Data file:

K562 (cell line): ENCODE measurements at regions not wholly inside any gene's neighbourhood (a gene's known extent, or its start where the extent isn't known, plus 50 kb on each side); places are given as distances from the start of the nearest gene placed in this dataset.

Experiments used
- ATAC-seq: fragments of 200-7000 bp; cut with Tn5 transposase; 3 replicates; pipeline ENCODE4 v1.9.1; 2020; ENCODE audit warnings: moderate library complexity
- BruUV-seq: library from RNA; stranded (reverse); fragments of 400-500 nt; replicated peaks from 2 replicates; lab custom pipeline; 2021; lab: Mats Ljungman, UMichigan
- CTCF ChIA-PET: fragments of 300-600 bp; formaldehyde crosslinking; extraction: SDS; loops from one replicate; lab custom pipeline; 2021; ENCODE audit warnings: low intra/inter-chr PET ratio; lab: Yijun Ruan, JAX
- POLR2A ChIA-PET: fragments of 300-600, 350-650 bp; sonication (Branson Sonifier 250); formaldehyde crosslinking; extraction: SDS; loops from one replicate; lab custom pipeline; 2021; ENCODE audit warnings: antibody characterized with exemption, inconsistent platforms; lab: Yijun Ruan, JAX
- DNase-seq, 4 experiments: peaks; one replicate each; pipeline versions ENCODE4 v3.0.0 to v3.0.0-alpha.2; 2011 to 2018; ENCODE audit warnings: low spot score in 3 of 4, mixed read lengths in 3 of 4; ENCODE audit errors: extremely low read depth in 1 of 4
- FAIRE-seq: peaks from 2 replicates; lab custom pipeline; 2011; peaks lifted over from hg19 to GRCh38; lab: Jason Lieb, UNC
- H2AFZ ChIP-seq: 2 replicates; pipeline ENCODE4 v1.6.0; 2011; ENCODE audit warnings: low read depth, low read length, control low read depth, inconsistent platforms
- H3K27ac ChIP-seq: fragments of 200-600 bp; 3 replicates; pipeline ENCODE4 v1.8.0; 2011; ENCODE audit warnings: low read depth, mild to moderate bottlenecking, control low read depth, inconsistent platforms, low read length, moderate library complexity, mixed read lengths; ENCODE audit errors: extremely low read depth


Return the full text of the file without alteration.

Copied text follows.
K562 (cell line): ENCODE measurements at regions not wholly inside any gene's neighbourhood (a gene's known extent, or its start where the extent isn't known, plus 50 kb on each side); places are given as distances from the start of the nearest gene placed in this dataset.

Experiments used
- ATAC-seq: fragments of 200-7000 bp; cut with Tn5 transposase; 3 replicates; pipeline ENCODE4 v1.9.1; 2020; ENCODE audit warnings: moderate library complexity
- BruUV-seq: library from RNA; stranded (reverse); fragments of 400-500 nt; replicated peaks from 2 replicates; lab custom pipeline; 2021; lab: Mats Ljungman, UMichigan
- CTCF ChIA-PET: fragments of 300-600 bp; formaldehyde crosslinking; extraction: SDS; loops from one replicate; lab custom pipeline; 2021; ENCODE audit warnings: low intra/inter-chr PET ratio; lab: Yijun Ruan, JAX
- POLR2A ChIA-PET: fragments of 300-600, 350-650 bp; sonication (Branson Sonifier 250); formaldehyde crosslinking; extraction: SDS; loops from one replicate; lab custom pipeline; 2021; ENCODE audit warnings: antibody characterized with exemption, inconsistent platforms; lab: Yijun Ruan, JAX
- DNase-seq, 4 experiments: peaks; one replicate each; pipeline versions ENCODE4 v3.0.0 to v3.0.0-alpha.2; 2011 to 2018; ENCODE audit warnings: low spot score in 3 of 4, mixed read lengths in 3 of 4; ENCODE audit errors: extremely low read depth in 1 of 4
- FAIRE-seq: peaks from 2 replicates; lab custom pipeline; 2011; peaks lifted over from hg19 to GRCh38; lab: Jason Lieb, UNC
- H2AFZ ChIP-seq: 2 replicates; pipeline ENCODE4 v1.6.0; 2011; ENCODE audit warnings: low read depth, low read length, control low read depth, inconsistent platforms
- H3K27ac ChIP-seq: fragments of 200-600 bp; 3 replicates; pipeline ENCODE4 v1.8.0; 2011; ENCODE audit warnings: low read depth, mild to moderate bottlenecking, control low read depth, inconsistent platforms, low read length, moderate library complexity, mixed read lengths; ENCODE audit errors: extremely low read depth